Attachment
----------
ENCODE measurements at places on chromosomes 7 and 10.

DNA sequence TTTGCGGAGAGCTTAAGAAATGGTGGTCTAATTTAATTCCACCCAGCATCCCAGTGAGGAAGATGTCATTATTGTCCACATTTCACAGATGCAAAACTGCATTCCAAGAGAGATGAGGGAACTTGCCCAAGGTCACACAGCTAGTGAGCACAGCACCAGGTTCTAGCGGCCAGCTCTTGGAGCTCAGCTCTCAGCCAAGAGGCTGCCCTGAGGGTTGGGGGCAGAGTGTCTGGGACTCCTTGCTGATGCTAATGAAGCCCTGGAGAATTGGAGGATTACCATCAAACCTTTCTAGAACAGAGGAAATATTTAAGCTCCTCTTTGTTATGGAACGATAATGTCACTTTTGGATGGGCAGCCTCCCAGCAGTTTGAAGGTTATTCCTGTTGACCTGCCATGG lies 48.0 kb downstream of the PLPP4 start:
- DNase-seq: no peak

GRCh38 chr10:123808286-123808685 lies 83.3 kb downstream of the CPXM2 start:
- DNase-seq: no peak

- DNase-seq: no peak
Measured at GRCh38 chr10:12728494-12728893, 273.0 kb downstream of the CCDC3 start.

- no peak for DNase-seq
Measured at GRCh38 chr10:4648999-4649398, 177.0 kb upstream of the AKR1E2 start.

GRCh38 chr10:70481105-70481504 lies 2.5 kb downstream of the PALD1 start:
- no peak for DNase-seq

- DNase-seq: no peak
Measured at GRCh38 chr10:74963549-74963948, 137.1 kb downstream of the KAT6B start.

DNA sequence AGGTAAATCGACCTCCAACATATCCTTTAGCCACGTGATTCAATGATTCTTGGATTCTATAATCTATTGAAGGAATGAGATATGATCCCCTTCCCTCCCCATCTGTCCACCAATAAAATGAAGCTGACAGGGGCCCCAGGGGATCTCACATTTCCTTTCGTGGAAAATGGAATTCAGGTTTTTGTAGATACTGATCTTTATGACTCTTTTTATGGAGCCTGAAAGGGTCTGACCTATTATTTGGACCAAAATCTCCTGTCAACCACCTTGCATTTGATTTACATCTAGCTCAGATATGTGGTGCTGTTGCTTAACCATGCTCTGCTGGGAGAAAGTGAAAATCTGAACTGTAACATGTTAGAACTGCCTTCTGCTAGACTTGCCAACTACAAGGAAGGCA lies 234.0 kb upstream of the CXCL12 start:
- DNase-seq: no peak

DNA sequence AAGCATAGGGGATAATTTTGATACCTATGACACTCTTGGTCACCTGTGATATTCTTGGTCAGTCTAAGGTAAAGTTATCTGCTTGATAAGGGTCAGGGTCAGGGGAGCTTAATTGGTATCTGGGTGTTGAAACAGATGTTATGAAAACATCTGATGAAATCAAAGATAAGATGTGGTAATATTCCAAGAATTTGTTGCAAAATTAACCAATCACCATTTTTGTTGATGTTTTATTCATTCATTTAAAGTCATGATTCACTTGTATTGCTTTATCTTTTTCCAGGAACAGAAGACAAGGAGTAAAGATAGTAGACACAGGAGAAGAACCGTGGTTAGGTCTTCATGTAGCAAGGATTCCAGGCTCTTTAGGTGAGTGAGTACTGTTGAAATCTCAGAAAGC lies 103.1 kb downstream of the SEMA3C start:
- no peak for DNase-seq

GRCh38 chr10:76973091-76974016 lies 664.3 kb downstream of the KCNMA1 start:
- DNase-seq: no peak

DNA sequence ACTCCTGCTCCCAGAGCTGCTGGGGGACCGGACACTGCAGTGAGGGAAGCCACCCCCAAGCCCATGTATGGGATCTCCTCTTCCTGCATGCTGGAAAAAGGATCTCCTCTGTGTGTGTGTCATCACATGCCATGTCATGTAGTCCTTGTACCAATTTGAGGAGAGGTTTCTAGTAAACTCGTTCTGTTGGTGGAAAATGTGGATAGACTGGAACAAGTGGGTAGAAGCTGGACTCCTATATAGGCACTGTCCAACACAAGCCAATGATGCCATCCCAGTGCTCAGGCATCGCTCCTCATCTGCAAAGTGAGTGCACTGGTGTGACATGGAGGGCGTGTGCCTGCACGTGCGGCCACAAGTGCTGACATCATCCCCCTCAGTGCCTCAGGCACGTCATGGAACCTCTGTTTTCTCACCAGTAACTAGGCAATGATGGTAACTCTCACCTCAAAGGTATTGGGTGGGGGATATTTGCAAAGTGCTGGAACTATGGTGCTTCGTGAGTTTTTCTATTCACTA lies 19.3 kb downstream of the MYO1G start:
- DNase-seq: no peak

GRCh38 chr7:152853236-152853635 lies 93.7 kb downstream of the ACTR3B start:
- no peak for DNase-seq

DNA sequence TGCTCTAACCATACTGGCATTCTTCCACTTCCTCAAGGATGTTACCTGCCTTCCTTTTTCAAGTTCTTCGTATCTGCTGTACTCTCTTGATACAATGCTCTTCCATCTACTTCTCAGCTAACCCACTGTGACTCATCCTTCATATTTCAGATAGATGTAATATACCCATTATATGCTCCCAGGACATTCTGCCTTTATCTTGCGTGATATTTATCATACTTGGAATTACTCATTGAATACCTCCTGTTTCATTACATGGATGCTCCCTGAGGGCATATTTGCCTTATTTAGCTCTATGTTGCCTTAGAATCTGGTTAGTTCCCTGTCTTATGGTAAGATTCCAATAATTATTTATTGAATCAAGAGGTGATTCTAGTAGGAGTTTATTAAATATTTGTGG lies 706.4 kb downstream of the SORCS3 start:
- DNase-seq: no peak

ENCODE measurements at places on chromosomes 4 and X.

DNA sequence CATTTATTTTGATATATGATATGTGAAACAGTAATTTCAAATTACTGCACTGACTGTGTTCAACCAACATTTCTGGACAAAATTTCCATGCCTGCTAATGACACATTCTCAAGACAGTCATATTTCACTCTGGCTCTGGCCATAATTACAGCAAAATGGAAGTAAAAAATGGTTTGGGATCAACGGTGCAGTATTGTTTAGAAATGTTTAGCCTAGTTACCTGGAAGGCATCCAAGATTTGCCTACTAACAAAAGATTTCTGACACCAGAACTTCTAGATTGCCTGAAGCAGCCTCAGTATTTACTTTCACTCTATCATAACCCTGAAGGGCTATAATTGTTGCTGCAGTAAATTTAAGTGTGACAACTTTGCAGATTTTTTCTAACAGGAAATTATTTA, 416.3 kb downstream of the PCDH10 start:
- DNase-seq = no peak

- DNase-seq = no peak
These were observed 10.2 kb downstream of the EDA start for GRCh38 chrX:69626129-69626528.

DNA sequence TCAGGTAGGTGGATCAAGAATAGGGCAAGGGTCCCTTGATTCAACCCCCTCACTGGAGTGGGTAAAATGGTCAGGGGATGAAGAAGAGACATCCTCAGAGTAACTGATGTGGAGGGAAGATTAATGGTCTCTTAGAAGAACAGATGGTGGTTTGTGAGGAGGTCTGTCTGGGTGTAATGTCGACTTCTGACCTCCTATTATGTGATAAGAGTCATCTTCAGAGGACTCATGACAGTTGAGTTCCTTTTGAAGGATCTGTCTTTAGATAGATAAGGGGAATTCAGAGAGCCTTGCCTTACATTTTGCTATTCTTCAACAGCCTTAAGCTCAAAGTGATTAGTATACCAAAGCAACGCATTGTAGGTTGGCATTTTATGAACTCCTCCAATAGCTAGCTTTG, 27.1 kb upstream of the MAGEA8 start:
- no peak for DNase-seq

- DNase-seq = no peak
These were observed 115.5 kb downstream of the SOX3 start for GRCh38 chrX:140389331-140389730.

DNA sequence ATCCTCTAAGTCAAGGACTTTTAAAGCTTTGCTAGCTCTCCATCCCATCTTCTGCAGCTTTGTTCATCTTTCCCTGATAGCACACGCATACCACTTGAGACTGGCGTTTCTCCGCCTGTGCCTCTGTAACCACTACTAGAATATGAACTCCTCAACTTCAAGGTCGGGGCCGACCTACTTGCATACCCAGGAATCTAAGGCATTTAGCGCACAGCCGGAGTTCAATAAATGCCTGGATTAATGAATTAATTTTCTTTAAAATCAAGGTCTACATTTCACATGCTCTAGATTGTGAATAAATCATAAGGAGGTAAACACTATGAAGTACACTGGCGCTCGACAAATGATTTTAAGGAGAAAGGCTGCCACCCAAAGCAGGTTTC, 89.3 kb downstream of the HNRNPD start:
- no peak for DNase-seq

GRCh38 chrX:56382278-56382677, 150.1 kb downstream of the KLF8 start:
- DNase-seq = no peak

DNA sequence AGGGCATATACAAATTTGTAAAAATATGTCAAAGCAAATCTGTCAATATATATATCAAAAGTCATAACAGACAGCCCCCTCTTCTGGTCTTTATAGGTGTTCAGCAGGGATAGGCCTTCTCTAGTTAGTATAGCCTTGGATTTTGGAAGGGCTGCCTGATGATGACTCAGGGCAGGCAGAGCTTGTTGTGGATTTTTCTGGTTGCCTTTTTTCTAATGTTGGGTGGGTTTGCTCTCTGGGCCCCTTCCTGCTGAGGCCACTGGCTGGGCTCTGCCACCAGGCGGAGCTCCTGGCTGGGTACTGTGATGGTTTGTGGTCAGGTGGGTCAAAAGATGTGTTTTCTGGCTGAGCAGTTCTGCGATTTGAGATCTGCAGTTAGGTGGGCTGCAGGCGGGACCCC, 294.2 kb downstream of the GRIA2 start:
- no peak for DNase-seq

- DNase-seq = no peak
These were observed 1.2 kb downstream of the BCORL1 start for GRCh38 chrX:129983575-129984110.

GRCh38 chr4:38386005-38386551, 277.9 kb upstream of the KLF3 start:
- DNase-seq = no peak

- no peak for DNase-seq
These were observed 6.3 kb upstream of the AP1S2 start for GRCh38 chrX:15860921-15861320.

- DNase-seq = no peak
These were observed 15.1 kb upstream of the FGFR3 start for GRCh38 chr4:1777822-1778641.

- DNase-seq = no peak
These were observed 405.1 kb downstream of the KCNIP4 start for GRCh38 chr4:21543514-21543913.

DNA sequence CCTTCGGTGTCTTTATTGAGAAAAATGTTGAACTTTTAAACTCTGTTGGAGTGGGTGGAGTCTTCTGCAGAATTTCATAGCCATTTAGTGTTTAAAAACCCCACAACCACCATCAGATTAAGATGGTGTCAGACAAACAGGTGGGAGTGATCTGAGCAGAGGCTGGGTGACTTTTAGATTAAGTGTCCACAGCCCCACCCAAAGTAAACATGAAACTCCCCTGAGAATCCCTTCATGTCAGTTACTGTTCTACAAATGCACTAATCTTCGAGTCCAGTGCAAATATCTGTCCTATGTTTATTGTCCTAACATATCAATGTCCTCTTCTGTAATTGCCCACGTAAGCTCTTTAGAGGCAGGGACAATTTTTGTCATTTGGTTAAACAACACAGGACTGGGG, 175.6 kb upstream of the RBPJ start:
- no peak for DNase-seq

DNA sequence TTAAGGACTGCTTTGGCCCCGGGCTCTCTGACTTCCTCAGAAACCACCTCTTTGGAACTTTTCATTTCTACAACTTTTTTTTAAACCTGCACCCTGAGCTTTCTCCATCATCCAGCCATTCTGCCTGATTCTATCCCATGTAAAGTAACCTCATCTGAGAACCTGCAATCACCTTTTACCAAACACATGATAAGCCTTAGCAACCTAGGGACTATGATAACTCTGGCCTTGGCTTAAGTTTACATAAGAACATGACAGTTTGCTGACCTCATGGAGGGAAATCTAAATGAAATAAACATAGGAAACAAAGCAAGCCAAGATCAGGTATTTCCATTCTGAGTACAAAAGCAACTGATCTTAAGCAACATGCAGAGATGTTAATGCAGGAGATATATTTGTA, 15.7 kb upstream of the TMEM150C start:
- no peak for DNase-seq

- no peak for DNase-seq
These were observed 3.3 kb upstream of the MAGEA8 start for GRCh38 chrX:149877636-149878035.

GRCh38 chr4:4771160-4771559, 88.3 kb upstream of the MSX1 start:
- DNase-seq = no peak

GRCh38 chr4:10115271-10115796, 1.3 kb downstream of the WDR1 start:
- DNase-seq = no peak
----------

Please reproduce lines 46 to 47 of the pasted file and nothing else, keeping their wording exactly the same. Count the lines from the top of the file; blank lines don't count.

These were observed 6.3 kb upstream of the AP1S2 start for GRCh38 chrX:15860921-15861320.

- DNase-seq = no peak